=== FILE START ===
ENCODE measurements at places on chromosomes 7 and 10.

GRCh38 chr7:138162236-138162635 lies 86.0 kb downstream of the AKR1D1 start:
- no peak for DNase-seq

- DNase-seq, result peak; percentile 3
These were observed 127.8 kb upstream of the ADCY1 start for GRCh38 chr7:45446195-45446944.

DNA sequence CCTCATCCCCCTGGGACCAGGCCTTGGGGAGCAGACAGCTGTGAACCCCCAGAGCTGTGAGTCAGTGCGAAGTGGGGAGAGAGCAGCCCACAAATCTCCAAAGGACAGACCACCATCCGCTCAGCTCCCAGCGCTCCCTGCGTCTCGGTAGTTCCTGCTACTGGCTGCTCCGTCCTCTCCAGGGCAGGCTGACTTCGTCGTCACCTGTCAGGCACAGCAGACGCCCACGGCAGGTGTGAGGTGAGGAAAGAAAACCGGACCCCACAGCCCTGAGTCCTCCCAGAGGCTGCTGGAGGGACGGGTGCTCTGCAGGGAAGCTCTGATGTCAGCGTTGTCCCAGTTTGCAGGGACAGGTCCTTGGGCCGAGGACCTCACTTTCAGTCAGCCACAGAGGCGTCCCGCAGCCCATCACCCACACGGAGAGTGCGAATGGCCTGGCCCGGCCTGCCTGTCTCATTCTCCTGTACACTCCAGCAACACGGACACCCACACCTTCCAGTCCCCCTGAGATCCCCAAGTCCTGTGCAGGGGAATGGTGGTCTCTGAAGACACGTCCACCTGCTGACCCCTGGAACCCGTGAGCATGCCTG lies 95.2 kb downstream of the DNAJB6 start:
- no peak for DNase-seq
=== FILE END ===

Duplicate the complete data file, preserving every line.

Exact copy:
ENCODE measurements at places on chromosomes 7 and 10.

GRCh38 chr7:138162236-138162635 lies 86.0 kb downstream of the AKR1D1 start:
- no peak for DNase-seq

- DNase-seq, result peak; percentile 3
These were observed 127.8 kb upstream of the ADCY1 start for GRCh38 chr7:45446195-45446944.

DNA sequence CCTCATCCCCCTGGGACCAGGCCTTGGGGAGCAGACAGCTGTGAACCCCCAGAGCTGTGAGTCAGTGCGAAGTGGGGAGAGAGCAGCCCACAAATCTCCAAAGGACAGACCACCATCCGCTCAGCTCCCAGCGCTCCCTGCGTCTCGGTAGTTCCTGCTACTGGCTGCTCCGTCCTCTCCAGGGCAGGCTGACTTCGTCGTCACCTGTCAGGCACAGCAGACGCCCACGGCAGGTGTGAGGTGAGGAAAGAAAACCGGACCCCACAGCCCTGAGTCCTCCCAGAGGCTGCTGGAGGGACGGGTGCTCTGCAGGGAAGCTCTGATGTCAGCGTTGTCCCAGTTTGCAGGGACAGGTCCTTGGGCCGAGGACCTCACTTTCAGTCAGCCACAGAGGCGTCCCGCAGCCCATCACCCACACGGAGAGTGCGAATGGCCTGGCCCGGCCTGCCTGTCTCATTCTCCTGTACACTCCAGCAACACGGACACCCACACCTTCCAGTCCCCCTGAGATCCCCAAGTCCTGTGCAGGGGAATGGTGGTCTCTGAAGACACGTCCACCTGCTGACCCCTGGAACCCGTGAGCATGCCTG lies 95.2 kb downstream of the DNAJB6 start:
- no peak for DNase-seq